‘I don’t want to lose another’; Veterans train to save each other from suicide crisis

Special Reports

Little Rock veterans start We Are The 22 to fight growing trend

LITTLE ROCK, Ark – One of the top priorities for the Arkansas Department of Veteran’s Affairs is preventing suicide among vets. It’s also a priority for one local veteran who’s been in that dark place twice and lived to tell the story.

Mikel Brooks remembers being at his lowest point. The Army National Guard veteran was disabled, homeless, addicted to pills and meth and suicidal.

“I went from a Purple Heart, Valor, decorated combat veteran that I’m very proud of to what I was. Living in my truck, doing drugs and just hopeless,” Brooks recalled.

And that’s when he tried, for a second time, to end it all with a drug overdose.

“I was unconscious on the floor. I was frozen to it. It was February, I was cold. I don’t know how I didn’t freeze to death,” Brooks explained. “I remember thinking at that time. I really don’t want to die right now. I wish somebody would come in here and save me.”

But something happened when he woke up 23 hours later.

“I just got up and was like, ‘I’m done. I’m done with this. I want to do something different,’” Brooks said.

That something different is called We Are The 22, representing the 22 veterans lost each day to suicide. Brooks created the organization in 2017, giving veterans a chance to go through training to help other vets.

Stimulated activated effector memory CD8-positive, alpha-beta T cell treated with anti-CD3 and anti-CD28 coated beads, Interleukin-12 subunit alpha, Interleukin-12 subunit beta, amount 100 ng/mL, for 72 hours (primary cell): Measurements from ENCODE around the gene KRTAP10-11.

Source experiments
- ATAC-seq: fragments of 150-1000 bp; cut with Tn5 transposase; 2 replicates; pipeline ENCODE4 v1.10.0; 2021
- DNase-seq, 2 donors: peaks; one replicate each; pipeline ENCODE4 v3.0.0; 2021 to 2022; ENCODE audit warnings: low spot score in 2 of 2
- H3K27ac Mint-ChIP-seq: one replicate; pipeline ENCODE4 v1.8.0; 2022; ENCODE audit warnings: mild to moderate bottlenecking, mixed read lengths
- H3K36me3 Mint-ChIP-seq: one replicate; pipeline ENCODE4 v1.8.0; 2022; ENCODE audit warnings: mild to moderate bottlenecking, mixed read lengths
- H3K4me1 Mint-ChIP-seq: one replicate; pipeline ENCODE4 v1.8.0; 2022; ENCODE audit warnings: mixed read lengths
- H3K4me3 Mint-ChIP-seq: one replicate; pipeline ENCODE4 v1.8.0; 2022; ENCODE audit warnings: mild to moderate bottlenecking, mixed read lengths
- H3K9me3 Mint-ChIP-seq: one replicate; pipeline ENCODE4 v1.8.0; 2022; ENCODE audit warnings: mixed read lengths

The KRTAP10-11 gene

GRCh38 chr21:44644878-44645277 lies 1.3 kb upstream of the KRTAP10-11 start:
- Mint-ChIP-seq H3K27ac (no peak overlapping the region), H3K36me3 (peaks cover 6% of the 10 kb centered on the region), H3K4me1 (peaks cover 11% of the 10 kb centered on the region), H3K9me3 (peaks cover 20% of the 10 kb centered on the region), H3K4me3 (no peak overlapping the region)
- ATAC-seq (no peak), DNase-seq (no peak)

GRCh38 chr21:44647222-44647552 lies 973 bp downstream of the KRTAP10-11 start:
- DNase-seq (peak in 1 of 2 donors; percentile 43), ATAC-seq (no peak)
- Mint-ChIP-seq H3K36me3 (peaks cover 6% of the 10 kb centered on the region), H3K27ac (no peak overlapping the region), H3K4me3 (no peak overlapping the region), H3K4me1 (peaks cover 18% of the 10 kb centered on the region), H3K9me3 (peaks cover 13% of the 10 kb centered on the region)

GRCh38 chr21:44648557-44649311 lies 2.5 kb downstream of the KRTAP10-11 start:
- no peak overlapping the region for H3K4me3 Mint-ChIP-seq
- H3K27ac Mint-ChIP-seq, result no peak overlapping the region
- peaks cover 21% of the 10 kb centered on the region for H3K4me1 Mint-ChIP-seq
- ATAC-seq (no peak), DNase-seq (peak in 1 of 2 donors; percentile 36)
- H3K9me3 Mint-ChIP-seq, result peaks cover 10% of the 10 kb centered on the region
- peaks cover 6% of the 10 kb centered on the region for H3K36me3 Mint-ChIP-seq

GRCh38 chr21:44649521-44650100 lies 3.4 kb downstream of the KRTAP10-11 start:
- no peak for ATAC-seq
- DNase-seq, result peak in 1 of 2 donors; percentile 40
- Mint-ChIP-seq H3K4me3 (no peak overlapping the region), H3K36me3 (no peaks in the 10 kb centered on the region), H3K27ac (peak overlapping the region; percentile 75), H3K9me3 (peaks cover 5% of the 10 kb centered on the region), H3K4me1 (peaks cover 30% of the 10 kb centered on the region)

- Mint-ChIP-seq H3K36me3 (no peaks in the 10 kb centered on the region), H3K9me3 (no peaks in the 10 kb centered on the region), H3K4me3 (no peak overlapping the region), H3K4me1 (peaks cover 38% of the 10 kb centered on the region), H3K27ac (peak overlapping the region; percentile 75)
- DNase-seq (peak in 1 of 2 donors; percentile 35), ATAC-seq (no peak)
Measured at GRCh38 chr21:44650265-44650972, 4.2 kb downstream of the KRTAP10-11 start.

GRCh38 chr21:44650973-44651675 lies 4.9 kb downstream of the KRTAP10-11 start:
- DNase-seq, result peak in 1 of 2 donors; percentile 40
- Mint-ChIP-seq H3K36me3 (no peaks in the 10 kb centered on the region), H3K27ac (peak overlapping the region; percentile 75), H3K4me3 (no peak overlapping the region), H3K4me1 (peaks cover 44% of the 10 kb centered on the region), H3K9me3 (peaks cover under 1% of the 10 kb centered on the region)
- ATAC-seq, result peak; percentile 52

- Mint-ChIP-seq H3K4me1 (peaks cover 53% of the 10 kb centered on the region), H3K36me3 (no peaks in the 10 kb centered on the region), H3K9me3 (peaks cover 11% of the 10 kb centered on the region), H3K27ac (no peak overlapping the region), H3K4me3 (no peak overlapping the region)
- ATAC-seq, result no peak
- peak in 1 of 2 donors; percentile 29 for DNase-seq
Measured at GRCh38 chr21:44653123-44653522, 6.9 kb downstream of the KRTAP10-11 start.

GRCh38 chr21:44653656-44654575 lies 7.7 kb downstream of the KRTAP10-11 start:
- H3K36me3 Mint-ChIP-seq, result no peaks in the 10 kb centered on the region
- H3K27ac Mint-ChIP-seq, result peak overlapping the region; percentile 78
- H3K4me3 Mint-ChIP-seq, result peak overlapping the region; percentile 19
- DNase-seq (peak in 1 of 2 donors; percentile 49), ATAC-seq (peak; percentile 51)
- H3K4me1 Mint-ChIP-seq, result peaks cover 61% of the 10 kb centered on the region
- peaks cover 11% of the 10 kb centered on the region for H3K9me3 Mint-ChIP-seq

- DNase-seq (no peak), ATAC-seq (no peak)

The group has 70 responders around Arkansas and are adding more to the list. Clint Oswald, a captain with WAT-22, is one of them.

“Being able to share with them your story, and hear theirs, and put them together, and know that when you leave you helped somebody,” Oswald said of the benefits to his work.

Official data won’t be available for 24 months, but staff at the Arkansas VA say that during the COVID-19 pandemic risk factors for suicide increased, leading to a higher prediction of suicide rates.

The VA has worked to reduce veteran suicides in Arkansas, along with WAT-22, because calls for help are always being made.

“I went on a few that were pretty intense during COVID,” Oswald recalled.

Out of 430 calls since 2017, WAT-22 has only lost one veteran to suicide.  While that number may seem small by most standards, for responder Chris Fields, that’s one too many.

“It’s turned into what motivates me every day,” Fields explained, “because I don’t want to lose another.”

The new recruits who recently went through training with current WAT-22 responders will leave armed with a trauma kit, Narcan and a bullet proof vest, all tools they may need in potentially volatile circumstances.

“Let’s face it, we’re going into crisis situations voluntarily and we understand the risk,” Brooks said.

In addition to the work of WAT-22, there are many people trying to help veterans who are struggling, including the Arkansas Department of Veterans Affairs.

If you know a veteran dealing with emotional health issues, call 1-855-WeAreThe22 (1-855-932-7384). You can also call the Veterans Crisis Hotline at 1-800-273-8255 or text 838255. You can also learn more about the group and see how to help at WeAreThe22.org.

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